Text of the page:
The Manufacturing Sector has one of the biggest workforces in the country and consists of a various group of industries, including food, beverage, furniture, wood products, chemical manufacturers and transportation equipment. Among these many industries is a risk of hearing loss, and South Carolina manufacturing workers might want to be aware of this risk.
The Bureau of Labor Statistics reports that occupational hearing loss is the most common occupational illness recorded in manufacturing. While more than 72 percent of all occupational hearing loss cases involve manufacturing workers, the illness accounts for one in nine occupational illness cases in manufacturing. About 13 percent of the nation’s workforce works in manufacturing, which is about 16 million people.
For the Occupational Safety and Health Administration to record occupational hearing loss cases, the hearing loss has to be damaging enough for the worker to be labeled as hearing impaired, and the illness has to be determined as work-related. However, many other workers suffer from a measure of hearing loss without becoming hearing impaired.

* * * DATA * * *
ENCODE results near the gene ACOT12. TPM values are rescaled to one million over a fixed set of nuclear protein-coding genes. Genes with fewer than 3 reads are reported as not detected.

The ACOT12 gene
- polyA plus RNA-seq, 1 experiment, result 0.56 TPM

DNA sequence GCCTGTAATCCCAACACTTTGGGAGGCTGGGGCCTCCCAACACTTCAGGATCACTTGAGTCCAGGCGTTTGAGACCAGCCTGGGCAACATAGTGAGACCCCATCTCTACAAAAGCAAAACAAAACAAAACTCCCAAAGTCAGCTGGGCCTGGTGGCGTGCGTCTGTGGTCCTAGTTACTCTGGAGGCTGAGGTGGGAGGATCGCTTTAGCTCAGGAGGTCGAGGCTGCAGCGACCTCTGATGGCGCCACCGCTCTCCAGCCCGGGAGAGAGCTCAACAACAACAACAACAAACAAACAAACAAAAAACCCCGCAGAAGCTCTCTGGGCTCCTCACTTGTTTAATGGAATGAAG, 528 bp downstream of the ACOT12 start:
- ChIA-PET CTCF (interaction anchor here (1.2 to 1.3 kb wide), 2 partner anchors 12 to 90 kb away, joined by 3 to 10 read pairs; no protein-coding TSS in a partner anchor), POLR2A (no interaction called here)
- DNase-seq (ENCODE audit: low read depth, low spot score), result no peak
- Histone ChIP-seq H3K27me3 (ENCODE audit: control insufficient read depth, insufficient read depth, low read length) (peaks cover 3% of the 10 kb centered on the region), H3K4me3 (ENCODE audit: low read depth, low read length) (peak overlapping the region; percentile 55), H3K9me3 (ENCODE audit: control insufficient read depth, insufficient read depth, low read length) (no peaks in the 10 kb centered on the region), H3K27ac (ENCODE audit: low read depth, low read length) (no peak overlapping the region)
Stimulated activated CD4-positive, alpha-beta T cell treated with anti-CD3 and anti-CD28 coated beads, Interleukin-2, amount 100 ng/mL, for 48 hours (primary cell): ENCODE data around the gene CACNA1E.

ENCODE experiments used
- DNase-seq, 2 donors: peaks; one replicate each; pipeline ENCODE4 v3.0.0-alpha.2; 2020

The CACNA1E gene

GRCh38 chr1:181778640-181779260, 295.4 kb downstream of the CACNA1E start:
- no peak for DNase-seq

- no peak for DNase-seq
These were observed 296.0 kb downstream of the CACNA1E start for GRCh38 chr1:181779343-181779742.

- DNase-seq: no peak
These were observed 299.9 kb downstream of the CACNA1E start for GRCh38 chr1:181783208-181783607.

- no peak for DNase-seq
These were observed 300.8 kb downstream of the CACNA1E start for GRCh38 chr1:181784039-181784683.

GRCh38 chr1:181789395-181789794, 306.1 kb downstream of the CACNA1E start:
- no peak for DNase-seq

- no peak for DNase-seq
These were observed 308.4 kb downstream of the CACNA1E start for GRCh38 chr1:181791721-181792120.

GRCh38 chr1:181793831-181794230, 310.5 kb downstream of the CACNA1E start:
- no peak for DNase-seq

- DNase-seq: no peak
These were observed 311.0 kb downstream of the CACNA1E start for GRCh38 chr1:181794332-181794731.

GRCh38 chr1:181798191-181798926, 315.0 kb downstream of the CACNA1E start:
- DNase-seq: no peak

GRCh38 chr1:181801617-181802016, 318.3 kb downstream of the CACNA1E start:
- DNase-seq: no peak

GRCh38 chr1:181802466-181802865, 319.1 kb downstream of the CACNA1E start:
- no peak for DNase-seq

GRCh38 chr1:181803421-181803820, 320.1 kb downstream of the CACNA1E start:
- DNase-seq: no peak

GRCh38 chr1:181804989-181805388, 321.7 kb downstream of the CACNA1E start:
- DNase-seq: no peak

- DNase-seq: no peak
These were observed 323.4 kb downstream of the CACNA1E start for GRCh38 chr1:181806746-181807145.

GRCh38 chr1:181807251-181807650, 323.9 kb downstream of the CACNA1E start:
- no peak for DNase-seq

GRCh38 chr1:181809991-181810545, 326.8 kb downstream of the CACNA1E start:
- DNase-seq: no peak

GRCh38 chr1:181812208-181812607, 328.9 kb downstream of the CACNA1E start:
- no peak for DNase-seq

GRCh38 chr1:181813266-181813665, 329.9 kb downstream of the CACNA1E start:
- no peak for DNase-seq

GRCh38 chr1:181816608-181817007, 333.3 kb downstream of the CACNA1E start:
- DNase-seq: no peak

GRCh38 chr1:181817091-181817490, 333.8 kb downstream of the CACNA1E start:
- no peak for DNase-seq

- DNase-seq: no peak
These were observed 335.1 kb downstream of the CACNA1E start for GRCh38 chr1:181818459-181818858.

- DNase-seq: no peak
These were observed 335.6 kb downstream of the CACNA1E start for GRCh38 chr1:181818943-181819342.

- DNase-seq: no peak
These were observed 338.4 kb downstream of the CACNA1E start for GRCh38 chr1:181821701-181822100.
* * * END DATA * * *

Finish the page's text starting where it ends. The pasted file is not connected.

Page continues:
Frequently, manufacturing workers do not know that they suffer from occupational hearing loss because it happens gradually. The growth of hearing loss is at its highest during the first decade of employment involving noise exposure, but continued exposure has the potential to cause problems with workers hearing the frequencies related to speech.
Manufacturing workers who believe they have suffered hearing loss because of noise exposure on the job could be entitled to workers’ compensation benefits. The workers might be required to undergo exams to prove the hearing loss is work-related and that they have become hearing impaired. If the workers need help with filing a claim and navigating the process for seeking workers’ compensation payments, they could contact the Workers’ Compensation Commission or private attorneys.